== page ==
Jeff Buckley’s influences are no secret. The few recordings he made before his drowning death in 1997 reveal his muses—pretty much everyone and everything, it seems—so Amazing Grace: Jeff Buckley’s exploration of how he himself inspires is a welcome perspective.
First-time documentarians Laurie Trombley and Nyla Bialek Adams interviewed musicians, friends, family members, writers, artists and more about the imprints Buckley left behind. Their sensitive and thorough approach lets Buckley, his music and his legacy do the talking.
The film’s enlightening moments show how his art has endured despite a lack of major commercial attention. Popular artists like Duncan Sheik, Chris Cornell and even Skid Row’s Sebastian Bach talk about Buckley’s integrity and gifted songwriting, as do an orchestral composer, a choreographer and a painter. There’s plenty of footage of Buckley performing and speaking (mostly making jokes), as well as some biographical tidbits. The dimly lit, sepia-toned footage of the troubadour singing “Grace” at the film’s end ignites simultaneous feelings of sorrowful longing and euphoric satisfaction.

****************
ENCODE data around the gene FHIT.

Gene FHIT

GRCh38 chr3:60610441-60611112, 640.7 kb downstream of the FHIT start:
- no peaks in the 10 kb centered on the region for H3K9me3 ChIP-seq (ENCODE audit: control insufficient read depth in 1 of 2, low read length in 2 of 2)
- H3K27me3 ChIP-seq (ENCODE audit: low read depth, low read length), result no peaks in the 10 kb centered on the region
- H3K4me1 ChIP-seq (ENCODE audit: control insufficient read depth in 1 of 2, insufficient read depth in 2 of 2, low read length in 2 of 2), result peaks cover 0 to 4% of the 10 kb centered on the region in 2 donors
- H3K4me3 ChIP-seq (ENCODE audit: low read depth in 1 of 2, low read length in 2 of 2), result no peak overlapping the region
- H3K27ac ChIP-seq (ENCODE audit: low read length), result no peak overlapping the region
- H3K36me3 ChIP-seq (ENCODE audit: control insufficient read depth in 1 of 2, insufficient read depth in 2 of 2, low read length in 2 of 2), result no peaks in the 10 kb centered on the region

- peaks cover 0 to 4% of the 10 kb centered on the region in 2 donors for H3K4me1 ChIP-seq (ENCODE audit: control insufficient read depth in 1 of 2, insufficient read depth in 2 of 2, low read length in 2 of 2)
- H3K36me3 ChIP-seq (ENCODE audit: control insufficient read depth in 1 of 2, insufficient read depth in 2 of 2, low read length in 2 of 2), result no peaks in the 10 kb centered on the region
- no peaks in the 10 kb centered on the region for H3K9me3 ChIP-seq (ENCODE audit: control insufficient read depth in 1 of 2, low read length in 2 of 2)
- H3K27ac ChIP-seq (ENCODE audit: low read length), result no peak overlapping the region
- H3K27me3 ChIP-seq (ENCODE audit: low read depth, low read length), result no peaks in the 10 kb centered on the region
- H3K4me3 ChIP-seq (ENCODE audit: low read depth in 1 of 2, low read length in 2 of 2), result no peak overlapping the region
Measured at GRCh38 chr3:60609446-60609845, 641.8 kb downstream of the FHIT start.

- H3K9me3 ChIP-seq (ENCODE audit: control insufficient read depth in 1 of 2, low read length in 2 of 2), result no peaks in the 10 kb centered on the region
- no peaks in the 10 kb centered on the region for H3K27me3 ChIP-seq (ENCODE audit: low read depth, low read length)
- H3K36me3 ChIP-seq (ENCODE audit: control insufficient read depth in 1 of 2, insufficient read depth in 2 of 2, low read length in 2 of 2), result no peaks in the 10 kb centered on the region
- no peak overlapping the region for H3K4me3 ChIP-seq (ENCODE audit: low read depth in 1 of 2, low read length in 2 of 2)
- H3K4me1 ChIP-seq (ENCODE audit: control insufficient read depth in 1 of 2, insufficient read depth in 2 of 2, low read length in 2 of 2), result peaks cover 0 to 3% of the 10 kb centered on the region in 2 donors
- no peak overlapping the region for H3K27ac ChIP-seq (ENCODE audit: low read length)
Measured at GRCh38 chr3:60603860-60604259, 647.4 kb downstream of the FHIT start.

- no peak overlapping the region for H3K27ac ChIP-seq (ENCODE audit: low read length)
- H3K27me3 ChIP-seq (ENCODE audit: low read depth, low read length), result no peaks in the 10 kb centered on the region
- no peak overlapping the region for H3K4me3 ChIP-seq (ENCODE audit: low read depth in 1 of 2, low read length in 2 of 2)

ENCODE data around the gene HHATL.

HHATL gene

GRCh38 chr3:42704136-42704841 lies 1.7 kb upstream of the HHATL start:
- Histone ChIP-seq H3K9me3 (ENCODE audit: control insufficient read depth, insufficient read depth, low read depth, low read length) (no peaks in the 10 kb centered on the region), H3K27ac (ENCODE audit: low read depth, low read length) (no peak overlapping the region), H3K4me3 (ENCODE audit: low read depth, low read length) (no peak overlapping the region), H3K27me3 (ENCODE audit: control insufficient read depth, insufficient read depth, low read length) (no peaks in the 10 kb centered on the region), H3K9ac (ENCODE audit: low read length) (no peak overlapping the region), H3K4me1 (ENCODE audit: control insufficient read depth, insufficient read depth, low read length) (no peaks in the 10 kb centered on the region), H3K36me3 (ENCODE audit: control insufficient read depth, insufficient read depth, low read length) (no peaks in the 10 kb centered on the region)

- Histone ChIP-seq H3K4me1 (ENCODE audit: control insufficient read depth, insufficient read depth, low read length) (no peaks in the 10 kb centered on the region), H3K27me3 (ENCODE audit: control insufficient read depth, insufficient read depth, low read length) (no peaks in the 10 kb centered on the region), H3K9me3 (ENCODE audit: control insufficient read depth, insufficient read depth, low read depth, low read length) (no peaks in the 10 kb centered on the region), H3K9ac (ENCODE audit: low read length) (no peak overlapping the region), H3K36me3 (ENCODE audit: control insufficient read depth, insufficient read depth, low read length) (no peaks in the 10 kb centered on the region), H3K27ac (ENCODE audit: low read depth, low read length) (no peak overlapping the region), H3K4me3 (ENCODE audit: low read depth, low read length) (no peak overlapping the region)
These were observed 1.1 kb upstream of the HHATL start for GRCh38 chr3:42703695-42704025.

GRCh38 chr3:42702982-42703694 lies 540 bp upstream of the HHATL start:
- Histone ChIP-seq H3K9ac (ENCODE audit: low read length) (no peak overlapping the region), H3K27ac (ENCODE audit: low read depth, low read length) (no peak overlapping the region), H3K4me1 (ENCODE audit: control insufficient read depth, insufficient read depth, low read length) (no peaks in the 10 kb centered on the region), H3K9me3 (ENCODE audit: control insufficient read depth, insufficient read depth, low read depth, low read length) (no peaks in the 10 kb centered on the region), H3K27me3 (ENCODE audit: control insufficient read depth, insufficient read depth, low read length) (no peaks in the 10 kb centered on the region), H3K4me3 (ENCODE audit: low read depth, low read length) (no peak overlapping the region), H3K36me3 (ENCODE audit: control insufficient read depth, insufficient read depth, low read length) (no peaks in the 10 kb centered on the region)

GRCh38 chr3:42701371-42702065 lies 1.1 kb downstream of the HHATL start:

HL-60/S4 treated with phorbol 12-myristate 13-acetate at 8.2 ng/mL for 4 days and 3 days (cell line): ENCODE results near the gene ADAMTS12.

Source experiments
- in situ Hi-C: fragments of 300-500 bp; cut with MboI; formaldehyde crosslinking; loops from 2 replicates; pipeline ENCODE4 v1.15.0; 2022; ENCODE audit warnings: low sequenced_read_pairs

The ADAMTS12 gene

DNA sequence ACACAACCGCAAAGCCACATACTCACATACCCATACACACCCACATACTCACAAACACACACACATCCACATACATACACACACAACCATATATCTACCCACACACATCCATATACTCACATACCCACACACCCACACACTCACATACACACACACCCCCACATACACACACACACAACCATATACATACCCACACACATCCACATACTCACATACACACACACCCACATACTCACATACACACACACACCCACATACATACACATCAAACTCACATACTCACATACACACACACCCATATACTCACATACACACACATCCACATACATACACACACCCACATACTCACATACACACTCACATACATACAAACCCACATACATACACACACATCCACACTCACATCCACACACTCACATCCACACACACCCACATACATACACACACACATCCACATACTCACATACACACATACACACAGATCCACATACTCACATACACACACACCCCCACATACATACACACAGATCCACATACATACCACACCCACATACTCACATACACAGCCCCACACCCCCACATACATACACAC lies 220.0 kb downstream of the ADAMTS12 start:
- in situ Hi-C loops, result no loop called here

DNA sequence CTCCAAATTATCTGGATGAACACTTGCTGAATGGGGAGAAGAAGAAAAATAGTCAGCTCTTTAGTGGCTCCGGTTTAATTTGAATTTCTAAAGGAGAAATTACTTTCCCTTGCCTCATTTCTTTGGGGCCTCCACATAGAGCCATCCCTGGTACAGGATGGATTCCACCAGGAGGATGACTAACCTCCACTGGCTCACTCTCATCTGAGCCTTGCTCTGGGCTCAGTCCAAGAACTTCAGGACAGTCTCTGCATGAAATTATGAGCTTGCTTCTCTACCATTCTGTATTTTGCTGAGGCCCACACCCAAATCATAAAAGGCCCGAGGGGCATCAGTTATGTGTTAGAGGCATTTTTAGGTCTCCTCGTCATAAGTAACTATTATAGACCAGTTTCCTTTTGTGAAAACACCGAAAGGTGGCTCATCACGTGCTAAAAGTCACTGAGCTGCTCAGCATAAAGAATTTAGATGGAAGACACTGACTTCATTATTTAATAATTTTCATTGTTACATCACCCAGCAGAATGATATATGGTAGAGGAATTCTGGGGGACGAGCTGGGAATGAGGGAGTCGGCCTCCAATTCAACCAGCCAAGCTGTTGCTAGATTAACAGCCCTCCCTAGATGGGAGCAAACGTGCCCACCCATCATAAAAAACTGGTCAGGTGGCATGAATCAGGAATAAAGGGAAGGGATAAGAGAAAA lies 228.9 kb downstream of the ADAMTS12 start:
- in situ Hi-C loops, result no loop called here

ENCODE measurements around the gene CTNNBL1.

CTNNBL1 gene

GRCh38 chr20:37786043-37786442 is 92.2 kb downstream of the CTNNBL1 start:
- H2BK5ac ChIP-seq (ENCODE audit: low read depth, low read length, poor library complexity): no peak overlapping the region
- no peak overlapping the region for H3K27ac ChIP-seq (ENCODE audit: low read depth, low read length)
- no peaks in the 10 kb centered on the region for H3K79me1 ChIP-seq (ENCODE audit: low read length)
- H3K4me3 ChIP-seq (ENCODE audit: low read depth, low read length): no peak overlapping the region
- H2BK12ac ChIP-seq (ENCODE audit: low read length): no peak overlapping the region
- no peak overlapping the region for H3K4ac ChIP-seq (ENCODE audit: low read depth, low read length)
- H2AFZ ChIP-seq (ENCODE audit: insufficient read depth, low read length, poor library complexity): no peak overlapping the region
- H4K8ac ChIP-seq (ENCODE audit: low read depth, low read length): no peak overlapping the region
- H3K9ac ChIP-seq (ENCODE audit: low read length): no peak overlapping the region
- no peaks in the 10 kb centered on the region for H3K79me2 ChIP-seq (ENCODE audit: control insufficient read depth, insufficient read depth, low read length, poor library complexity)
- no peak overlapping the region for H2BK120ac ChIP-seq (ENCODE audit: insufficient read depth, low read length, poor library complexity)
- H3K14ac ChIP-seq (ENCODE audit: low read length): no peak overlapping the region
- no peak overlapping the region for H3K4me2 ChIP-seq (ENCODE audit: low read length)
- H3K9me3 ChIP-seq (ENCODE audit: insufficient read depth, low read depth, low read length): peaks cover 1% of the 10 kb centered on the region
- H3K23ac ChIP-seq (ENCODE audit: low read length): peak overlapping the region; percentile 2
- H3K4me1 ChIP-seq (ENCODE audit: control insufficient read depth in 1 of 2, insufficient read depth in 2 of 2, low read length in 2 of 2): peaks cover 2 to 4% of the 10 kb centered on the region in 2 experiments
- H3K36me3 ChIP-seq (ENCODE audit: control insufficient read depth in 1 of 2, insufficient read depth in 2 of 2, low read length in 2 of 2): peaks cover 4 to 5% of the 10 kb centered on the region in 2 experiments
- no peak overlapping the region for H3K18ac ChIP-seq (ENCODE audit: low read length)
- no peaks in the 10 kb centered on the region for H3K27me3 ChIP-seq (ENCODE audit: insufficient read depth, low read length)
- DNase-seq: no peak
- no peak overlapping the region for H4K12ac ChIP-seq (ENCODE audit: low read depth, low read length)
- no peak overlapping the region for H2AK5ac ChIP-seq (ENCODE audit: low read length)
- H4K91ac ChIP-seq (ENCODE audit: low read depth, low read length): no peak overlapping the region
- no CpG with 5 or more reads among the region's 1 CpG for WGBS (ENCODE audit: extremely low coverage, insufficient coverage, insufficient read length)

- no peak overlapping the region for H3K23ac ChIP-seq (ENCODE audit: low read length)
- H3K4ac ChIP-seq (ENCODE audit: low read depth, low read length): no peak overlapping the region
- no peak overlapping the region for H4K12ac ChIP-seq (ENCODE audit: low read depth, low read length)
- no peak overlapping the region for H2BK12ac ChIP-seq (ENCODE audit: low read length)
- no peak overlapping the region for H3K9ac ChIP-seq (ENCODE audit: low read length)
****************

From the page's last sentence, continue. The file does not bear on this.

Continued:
This reverent, powerful film doesn’t answer any questions about Buckley’s death, but it assures that his greatest gifts are still with us.